• However, in recognizing that compounded products can benefit patients in certain circumstances, Congress passed the FDA Modernization Act of 1997 (FDAMA), which provided an alternative to FDA’s previous policy, stating that products could be compounded but only if specific requirements were met. The result was the addition of Section 503A to the FD&C Act. Products compounded by 503A pharmacies are specifically exempt from needing to adhere to Current Good Manufacturing Practice (cGMP) requirements, labeling regulations and new drug approval requirements.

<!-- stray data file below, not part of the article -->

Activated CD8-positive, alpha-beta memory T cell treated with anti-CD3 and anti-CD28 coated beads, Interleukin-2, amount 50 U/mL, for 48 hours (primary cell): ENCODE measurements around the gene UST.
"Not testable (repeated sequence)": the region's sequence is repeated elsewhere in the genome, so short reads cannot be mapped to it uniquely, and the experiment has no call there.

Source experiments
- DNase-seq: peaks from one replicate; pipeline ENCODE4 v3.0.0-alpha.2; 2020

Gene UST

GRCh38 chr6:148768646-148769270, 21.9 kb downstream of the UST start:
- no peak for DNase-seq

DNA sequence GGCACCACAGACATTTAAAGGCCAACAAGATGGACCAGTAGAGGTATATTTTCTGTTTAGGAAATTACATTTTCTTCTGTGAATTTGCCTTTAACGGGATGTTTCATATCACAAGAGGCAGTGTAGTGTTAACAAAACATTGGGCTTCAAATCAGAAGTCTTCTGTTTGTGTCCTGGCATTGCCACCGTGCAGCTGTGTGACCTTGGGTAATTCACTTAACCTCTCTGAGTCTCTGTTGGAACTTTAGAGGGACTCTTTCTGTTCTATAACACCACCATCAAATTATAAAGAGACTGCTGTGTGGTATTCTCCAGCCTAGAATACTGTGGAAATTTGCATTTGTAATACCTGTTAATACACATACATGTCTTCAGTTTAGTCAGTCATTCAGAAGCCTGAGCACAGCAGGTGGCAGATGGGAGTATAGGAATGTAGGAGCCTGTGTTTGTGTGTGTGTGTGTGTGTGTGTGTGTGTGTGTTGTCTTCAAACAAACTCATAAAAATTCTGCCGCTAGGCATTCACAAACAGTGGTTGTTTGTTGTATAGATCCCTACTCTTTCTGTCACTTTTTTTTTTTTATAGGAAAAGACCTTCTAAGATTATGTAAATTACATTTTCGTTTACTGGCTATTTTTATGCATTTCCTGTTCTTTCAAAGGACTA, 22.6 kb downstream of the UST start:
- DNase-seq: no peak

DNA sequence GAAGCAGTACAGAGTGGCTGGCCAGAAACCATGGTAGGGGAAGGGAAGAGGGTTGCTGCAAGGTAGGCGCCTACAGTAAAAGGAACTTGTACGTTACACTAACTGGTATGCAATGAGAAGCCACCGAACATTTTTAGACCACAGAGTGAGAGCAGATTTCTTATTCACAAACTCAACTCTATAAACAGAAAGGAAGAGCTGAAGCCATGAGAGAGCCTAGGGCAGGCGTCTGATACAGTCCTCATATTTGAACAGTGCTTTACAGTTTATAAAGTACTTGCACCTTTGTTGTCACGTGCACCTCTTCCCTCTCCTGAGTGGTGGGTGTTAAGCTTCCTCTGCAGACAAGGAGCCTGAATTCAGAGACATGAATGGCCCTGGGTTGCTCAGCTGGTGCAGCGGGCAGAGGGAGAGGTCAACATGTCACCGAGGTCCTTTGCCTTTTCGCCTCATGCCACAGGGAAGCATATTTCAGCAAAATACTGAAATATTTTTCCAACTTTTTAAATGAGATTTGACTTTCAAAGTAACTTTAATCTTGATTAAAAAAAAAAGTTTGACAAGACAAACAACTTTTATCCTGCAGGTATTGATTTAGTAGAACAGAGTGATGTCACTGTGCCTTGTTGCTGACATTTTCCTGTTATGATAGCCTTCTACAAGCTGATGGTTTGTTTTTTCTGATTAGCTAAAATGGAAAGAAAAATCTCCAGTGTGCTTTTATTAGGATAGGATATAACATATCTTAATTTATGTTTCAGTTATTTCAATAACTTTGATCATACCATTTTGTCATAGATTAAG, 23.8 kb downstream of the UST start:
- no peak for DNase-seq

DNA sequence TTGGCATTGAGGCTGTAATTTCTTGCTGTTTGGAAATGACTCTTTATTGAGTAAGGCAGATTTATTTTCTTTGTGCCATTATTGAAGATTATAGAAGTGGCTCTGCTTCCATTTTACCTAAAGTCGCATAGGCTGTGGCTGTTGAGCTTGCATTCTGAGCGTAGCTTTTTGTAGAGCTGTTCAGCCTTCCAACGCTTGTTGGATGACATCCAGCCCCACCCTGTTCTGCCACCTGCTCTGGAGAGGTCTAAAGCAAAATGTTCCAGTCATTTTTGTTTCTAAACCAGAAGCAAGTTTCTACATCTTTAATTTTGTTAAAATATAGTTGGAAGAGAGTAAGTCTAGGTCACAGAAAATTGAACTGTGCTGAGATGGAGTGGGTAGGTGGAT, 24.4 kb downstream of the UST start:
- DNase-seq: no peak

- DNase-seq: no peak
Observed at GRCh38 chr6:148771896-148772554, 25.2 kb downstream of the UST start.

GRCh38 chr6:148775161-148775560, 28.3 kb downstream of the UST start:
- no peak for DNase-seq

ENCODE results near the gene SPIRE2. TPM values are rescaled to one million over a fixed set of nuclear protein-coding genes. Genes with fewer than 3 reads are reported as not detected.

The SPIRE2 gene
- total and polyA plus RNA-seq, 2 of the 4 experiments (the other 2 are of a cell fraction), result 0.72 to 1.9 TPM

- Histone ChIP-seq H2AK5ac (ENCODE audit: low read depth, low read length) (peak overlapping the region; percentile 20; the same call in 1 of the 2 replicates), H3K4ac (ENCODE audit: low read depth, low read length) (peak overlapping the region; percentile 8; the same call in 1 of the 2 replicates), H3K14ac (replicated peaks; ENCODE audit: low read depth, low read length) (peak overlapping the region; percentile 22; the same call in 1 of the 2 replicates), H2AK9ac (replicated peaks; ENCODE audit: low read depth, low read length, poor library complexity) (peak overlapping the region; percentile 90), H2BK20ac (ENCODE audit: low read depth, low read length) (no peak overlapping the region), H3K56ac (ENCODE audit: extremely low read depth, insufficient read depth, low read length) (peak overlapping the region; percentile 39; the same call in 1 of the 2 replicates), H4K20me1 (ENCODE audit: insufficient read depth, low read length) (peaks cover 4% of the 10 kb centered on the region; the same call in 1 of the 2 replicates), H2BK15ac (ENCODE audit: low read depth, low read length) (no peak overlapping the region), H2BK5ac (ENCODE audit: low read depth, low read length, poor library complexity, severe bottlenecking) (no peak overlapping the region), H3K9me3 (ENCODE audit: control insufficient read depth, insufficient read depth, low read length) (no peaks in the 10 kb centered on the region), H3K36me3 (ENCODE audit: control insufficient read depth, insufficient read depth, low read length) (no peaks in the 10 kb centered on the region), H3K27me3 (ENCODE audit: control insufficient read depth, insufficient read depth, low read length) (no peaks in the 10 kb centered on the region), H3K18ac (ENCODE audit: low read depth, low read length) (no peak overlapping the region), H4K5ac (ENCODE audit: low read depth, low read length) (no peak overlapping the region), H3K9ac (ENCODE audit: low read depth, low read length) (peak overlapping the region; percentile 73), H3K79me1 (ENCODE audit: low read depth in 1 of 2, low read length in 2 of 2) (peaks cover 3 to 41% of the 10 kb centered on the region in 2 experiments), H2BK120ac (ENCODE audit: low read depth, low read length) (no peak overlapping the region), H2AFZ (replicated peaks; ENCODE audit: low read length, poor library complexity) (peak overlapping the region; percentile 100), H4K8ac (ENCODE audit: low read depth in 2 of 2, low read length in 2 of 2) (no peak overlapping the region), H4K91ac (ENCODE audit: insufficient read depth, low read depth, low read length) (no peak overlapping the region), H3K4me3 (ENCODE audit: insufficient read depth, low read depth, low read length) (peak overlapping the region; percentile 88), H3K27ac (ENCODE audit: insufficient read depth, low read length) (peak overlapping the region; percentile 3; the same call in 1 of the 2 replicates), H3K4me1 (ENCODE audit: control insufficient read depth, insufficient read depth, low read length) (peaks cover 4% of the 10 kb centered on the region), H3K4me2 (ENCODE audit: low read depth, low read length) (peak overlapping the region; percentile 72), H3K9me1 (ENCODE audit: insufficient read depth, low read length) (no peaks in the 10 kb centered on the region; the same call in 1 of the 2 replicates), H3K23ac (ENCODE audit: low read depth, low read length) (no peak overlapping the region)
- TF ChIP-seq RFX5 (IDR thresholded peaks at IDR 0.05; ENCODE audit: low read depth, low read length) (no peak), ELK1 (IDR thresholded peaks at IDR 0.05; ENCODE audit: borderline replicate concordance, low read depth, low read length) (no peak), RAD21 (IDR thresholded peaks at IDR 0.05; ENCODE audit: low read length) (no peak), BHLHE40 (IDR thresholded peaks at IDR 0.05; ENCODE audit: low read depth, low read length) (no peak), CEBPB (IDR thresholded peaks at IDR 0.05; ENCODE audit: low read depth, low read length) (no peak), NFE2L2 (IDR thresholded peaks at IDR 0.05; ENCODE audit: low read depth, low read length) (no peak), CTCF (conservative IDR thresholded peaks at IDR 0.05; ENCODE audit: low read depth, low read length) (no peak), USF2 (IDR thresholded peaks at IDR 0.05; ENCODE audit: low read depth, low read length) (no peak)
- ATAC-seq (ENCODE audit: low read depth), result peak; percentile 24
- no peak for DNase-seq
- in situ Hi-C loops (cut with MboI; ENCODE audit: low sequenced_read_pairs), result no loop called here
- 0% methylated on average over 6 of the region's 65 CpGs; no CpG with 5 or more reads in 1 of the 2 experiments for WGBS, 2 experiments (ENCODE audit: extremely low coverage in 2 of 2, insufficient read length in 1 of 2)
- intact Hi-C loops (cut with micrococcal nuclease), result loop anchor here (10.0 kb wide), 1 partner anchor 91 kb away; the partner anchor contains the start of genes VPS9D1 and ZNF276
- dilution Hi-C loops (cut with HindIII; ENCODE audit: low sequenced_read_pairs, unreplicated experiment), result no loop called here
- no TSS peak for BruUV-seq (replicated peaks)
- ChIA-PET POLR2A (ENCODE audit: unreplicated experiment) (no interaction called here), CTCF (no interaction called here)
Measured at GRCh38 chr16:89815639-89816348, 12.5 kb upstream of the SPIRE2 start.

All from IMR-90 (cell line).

• Requirements for 503A pharmacies have since been updated, most notably under the Drug Quality and Security Act ( DQSA) of 2013, which established new requirements for 503A pharmacies as well as a new category of compounding pharmacies, known as outsourcing facilities (503B pharmacies).
  • An “outsourcing facility” per Section 503B is a registered location that engages in the compounding of sterile drugs but is not required to be a licensed pharmacy. As is the case for products compounded at 503A facilities, the products compounded at these locations are not FDA-approved, and the locations are exempt from certain regulations such as labeling requirements and drug supply chain security act requirements. However, they are subject to all provisions of the FD&C Act that apply to conventionally manufactured drugs (i.e., cGMP requirements) along with a plethora of other differences which distinguish them from 503A facilities.